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    206: The Great War in the Air

Legend, Memory, and the Great War in the Air (Gallery 206)

The exhibits in this gallery cover the aircraft and aerial tactics deployed in Europe during World War I. Like other galleries, the displays here are arranged chronologically. If you’re facing the gallery, enter on the left side (closest to Gallery 207, Exploring the Planets).

Several European countries had used balloons to observe the position and movement of enemy troops, both prior to and in World War I. As the airplane was introduced into combat during the Great War, its role was also mainly as a forward observer. This was because early planes were slow and relatively underpowered – they couldn’t carry much in the way of bombs, and their wood-and-fabric construction didn’t protect the pilot from ground gunfire.

Most of World War I was fought in trenches, and the gallery includes a reproduction trench bunker whose walls describe the successes (Tannenberg, Verdun) of airplane reconnaissance, and its failures (the Somme).

While the airplane had little impact on the outcome of the war, the gallery does a good job of describing how the combatants’ press and governments benefitted from celebrating their aviators and airplanes. Pilots such as Manfred von Richthofen (the “Red Baron”) became household names, and their fame used to sell a variety of commercial products, including frozen pizza.

Also in this gallery is a replica German aircraft factory room from around 1918, showing the difficulties faced by Germany a few years into the war. German engineers had produced the best aircraft engine of the war – the BMW IIIa, shown here – but a lack of raw materials meant that they were forced to make plywood from wood scraps in building their planes.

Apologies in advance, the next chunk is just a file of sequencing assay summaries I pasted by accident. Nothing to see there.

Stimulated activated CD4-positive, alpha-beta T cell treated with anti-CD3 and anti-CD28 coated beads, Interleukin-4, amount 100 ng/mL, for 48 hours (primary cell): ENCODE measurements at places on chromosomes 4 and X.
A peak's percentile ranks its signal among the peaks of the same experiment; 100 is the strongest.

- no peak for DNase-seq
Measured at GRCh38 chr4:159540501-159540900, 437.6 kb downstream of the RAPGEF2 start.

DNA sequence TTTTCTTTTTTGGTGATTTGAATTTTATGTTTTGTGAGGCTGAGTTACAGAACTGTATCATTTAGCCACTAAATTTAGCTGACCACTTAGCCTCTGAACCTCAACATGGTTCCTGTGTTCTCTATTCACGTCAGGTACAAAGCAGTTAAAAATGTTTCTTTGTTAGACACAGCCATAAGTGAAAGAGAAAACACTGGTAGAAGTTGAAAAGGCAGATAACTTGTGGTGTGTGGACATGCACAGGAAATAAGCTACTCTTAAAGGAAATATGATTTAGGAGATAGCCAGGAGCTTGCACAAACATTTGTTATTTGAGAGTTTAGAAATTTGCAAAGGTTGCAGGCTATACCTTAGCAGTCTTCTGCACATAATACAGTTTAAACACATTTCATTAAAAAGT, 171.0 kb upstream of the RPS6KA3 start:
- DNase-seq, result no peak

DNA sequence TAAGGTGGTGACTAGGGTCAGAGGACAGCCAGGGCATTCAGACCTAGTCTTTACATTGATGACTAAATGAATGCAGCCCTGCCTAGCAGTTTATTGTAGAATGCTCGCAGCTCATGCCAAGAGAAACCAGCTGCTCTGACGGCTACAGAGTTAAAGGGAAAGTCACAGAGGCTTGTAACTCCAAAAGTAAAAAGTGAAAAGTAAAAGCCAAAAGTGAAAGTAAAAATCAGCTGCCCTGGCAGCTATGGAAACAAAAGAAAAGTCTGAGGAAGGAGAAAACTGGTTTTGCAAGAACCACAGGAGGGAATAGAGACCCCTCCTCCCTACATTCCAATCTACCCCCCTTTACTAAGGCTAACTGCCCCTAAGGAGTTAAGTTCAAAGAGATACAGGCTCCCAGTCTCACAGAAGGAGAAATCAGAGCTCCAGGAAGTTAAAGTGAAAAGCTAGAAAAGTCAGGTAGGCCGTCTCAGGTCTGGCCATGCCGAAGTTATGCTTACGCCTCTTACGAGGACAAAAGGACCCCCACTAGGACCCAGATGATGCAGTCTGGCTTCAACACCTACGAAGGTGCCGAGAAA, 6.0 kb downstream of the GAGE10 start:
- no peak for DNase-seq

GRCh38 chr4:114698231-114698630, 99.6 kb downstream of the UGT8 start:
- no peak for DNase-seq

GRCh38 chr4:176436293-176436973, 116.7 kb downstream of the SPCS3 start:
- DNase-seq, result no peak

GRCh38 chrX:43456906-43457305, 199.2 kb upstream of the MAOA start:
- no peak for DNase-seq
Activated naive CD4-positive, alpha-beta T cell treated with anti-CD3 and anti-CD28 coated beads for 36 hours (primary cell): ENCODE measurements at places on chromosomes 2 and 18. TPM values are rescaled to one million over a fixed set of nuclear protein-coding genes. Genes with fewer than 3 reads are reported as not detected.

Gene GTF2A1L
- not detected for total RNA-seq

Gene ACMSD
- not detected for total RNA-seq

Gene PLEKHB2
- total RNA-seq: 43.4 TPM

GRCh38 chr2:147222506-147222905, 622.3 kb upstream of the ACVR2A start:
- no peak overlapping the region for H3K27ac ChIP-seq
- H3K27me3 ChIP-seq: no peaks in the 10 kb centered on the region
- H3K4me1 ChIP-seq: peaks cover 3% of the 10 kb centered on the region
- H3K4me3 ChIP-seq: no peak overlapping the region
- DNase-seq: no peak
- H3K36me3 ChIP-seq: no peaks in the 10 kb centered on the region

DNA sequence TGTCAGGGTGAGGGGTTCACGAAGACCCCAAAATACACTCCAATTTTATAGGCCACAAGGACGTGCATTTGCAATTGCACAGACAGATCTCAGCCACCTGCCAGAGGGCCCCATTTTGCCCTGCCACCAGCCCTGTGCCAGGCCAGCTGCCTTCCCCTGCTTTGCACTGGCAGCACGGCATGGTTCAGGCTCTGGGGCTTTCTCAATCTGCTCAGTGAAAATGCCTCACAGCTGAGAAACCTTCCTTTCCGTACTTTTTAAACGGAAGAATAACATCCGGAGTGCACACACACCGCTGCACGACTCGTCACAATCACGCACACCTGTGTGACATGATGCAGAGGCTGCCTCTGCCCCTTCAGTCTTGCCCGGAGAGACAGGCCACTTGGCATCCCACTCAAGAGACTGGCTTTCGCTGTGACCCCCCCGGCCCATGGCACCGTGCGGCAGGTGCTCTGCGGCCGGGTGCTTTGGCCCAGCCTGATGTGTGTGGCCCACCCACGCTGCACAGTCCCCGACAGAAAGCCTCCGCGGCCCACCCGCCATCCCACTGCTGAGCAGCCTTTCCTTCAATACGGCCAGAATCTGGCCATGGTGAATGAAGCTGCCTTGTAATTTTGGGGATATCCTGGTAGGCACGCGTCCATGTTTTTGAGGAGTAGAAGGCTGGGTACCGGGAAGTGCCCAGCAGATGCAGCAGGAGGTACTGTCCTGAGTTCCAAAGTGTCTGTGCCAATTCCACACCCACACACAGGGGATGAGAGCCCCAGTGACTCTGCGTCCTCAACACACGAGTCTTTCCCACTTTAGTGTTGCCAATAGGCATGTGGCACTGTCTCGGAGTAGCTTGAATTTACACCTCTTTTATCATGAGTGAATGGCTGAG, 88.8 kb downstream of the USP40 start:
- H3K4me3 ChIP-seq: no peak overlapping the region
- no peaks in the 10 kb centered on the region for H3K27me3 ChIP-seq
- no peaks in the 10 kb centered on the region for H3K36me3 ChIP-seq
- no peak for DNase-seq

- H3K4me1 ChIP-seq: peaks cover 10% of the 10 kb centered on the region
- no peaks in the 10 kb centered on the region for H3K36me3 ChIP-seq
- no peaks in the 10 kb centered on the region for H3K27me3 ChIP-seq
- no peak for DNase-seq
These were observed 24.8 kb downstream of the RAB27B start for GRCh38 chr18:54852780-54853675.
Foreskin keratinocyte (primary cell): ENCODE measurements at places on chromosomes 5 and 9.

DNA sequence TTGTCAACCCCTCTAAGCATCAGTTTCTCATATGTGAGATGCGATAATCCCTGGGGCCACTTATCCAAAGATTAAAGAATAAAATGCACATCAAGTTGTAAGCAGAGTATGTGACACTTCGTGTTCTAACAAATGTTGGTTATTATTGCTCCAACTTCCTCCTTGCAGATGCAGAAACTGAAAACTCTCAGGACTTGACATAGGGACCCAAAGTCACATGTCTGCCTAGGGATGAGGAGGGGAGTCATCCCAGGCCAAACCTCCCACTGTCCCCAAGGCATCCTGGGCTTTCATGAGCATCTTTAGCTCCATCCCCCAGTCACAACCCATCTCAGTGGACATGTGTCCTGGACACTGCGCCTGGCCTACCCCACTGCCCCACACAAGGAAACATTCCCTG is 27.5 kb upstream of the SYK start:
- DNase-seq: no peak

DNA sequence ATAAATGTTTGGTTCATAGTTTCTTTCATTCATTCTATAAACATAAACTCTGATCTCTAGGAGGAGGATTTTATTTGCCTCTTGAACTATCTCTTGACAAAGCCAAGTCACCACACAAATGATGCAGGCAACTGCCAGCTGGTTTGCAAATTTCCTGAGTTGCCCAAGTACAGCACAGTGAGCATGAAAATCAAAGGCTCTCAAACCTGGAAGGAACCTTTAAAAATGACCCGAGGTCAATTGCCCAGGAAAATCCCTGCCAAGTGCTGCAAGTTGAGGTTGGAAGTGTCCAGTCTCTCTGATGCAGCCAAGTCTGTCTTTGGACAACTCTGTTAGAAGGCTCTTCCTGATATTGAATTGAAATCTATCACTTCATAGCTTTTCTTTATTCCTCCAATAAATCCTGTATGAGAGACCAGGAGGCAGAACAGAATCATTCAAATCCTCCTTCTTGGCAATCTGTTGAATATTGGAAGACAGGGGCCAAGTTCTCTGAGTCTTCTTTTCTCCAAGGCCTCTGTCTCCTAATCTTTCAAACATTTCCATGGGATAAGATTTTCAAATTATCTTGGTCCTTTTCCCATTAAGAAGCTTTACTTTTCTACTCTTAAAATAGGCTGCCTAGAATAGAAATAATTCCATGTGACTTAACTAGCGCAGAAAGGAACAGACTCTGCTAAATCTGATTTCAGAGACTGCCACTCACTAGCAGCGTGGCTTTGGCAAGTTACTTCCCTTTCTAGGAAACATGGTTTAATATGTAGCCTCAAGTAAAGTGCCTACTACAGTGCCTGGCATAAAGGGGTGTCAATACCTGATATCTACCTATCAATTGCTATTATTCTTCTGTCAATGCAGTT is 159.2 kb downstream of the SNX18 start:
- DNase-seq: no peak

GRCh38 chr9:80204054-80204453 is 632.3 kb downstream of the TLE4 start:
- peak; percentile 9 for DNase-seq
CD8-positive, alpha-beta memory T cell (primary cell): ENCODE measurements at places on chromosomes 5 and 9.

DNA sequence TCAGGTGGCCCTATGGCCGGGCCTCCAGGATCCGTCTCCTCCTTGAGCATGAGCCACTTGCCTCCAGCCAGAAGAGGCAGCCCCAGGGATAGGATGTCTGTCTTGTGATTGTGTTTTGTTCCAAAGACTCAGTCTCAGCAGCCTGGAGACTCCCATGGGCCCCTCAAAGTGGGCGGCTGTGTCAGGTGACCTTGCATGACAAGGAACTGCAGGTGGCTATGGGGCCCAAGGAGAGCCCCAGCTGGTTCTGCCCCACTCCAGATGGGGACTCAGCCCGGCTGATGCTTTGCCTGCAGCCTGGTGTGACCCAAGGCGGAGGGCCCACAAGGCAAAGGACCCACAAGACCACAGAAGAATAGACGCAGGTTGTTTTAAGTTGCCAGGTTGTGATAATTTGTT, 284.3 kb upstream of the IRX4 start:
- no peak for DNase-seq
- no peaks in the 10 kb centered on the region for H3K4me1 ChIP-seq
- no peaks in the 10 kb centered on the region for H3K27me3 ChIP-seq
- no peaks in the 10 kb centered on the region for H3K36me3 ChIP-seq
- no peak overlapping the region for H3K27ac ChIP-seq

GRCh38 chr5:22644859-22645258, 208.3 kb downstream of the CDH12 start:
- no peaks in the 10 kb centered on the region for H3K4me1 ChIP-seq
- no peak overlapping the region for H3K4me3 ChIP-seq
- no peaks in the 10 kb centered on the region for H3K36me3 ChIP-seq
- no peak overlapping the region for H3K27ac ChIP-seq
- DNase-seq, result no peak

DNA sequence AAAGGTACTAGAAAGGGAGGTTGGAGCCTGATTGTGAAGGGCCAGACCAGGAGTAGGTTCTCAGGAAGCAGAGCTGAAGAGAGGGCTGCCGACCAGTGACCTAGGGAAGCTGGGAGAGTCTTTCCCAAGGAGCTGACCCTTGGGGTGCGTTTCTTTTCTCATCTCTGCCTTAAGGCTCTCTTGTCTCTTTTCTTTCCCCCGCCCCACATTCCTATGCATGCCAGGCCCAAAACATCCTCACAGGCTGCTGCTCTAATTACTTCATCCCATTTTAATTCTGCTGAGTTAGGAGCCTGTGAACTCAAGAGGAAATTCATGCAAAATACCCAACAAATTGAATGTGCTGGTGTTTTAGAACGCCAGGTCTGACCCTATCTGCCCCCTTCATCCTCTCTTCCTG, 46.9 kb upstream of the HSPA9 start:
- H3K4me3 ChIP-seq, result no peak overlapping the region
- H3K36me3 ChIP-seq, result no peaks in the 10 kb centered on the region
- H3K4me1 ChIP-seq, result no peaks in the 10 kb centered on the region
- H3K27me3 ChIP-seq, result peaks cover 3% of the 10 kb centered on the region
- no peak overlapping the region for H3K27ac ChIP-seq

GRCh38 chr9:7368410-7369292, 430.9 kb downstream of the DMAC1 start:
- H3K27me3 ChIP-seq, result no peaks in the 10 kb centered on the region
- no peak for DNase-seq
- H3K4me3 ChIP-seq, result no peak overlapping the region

The last scene in the gallery is a reproduction of a British air defense unit operations office from 1918. These units were responsible for defending Britain from German bombers. They received information on the number, type, and direction of incoming German airplanes, and coordinated the British fighter response.

The strength of this gallery is in the full-size aircraft on display, which we’ve listed below. One notable aircraft is displayed as a scale model is the Zeppelin-Staaken R.IV Bomber. Its wingspan of more than 138 feet – bigger than a Boeing 747-200 – enabled it to carry a 2,200-pound bomb, but is too large to be displayed here.

Aircraft on display include:

Albatros D.Va: The Albatros line of aircraft was Germany’s best fighter design in the middle of World War I. Among its advanced features were a streamlined engine cowling and propeller spinner, a strong Mercedes engine, and two machine guns. The combination of armament, speed, and agility briefly gave Germany the upper hand in aerial dogfighting during this period of the war. In fact, although he’s usually associated with a red Fokker triplane, Manfred von Richthoffen scored most of his combat victories in an Albatros similar to this one.

Voisin VIII LA.P: The airplane displayed here is the world’s oldest, surviving, dedicated bomber, constructed in 1916. Built by the French company Voisin, it was slower than fighter aircraft of the time, and, having the propeller behind the pilot, was difficult to defend from rear attacks. For that reason, it was relegated primarily to nighttime bombing missions, where it could drop almost 400 pounds of munitions. Although 1,100 of these aircraft were built, this is the last surviving example.